The Big Ten is opening a new Eastern frontier with the additions of Maryland and Rutgers as its 13th and 14th members. When it comes to expansion, however, this is getting to be old hat for the league.
The conference just went through the expansion process three years ago with Nebraska, and commissioner Jim Delany and many of his senior staff were in place when Penn State gave the Big Ten its first Eastern toehold in 1990. So league officials expect smooth sailing when the Scarlet Knights and Terrapins come aboard on July 1.
"I think we’re in a pretty good place," Big Ten senior associate commissioner Mark Rudner told ESPN.com. "We've sort of approached Rutgers and Maryland as we approached Nebraska three years ago: we acclimate them, help them, welcome them and integrate them. And then, we really go forward and don’t look back."
Rudner said constant communication is a big key in making for a pain-free transition. Since the two schools received their official invitations in November 2012, their coaches and administrators have attended every major conference meeting and have had a voice in such things as football scheduling and division alignment, though neither school has a vote yet. Maryland and Rutgers sent their coaches and athletic directors to Big Ten meetings that were held this week in Chicago.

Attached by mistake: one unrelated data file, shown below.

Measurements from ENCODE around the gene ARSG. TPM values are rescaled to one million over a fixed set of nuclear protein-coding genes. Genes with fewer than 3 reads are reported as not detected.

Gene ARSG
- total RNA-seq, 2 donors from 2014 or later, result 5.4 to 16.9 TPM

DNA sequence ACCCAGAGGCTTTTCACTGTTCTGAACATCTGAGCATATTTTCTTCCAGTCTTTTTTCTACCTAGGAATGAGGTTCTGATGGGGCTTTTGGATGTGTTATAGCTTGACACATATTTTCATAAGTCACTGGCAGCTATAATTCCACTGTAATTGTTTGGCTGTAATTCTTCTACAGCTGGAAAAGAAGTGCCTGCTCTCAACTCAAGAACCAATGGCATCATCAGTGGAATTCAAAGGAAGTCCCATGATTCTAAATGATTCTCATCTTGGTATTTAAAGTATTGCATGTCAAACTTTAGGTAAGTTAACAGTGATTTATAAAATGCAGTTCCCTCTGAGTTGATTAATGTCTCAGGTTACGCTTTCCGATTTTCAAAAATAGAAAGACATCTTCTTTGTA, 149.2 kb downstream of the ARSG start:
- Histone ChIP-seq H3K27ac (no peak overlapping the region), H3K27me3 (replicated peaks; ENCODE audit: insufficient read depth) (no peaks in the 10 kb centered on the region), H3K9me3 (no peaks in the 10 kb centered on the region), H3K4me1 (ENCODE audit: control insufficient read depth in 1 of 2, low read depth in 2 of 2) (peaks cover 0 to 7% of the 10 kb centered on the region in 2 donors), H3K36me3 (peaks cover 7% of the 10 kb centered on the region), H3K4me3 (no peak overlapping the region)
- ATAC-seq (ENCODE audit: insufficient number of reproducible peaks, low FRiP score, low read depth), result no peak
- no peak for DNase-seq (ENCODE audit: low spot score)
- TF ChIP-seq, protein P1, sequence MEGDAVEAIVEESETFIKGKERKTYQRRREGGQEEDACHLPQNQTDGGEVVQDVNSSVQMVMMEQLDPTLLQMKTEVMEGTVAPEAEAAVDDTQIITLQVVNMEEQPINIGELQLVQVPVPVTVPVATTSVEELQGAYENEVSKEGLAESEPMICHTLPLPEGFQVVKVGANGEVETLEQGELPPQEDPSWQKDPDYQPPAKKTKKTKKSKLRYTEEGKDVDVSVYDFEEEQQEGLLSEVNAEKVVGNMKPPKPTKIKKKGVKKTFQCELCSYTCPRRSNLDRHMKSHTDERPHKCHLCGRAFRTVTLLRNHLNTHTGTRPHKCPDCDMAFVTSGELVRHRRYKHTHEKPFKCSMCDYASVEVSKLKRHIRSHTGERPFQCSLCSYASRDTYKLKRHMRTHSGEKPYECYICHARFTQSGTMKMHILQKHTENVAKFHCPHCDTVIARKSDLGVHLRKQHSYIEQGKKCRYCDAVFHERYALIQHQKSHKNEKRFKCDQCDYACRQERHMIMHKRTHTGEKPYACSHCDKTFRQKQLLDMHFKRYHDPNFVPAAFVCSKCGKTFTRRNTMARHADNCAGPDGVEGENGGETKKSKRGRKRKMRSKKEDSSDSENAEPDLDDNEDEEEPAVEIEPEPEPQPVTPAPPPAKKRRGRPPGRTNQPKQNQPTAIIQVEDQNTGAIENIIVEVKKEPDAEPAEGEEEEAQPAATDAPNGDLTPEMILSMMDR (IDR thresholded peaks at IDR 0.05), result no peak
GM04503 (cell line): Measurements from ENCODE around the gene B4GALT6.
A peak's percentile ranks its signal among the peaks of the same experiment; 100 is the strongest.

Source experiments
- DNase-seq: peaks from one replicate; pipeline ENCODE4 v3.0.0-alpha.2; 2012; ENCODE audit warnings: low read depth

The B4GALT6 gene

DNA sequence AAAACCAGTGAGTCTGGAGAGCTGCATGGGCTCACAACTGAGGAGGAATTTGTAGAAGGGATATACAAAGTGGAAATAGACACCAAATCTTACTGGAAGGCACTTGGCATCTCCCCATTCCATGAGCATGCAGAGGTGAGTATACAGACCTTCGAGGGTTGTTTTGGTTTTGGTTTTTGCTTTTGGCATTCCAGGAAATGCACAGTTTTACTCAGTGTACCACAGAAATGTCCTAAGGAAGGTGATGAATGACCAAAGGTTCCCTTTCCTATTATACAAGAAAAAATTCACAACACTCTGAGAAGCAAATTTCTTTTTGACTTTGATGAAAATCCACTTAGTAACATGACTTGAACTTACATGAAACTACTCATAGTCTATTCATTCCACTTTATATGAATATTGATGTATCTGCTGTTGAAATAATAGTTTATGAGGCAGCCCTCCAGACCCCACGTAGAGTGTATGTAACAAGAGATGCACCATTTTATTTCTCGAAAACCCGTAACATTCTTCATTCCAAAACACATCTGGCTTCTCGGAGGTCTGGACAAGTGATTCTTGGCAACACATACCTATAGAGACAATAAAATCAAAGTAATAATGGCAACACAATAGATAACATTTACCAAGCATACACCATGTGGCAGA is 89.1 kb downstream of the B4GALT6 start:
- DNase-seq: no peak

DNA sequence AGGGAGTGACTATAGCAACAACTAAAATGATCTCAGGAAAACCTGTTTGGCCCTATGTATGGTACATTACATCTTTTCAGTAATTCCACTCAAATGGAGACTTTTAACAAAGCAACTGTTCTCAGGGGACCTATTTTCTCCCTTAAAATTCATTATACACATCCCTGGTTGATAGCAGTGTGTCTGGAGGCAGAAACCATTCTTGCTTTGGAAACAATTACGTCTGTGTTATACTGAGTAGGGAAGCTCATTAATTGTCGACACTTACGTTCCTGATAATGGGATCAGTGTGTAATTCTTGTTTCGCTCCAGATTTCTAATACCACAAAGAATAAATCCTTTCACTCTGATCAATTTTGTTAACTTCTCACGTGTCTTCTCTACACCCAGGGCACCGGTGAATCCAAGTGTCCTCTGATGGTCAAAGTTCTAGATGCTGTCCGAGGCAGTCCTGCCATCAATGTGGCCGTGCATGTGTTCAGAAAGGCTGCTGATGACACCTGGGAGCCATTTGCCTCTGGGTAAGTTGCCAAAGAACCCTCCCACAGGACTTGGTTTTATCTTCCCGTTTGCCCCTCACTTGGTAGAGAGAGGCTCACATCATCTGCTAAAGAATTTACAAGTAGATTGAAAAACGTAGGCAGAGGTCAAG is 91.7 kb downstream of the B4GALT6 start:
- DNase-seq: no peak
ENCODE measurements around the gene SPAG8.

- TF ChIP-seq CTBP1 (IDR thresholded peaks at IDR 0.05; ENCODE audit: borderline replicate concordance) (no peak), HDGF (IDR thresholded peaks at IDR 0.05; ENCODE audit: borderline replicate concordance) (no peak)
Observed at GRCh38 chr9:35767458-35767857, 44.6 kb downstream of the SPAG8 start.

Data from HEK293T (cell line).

"It’s been a pretty intensive period of trying to acclimate them to a new culture, a new system," Rudner said. "There have been lots of questions, lots of answers and lots of collaboration."
The biggest difference in this round of expansion vs. the addition of Nebraska, Rudner said, is just that the schools are in the East this time. The Big Ten learned a lesson when it added Penn State but left the Nittany Lions on a metaphorical island. That's part of the reason the league is opening an East Coast office, which is still in the works.
Another key difference lies in the football pedigree of the two schools. Nebraska and Penn State entered the league as established powers. Rutgers and Maryland still have a lot to prove in that regard. Many doubt whether the Terrapins and Scarlet Knights will do much, if anything, to boost the Big Ten football reputation, but this move is about more than just what they bring on the field.
"In the last 10 years, both teams have certainly had measures of success in football," Rudner said. "It's hard to evaluate what kind of impact they’ll have in the short term. But I think in the long term, absolutely, it will have an impact on our football. We’re going to want to have that strong East Coast presence, and it just opens up another valuable recruiting area for Big Ten football."
Maryland fans will still have to get used to life outside the ACC, while Rutgers will be making a major step up from the American Athletic Conference. There are bound to be some bumps in the road. But Rudner doesn't think those will be hard to overcome.
"I really don’t see a whole lot of overwhelming challenges facing either them or us," he said. "Both institutions are very Big Ten-like."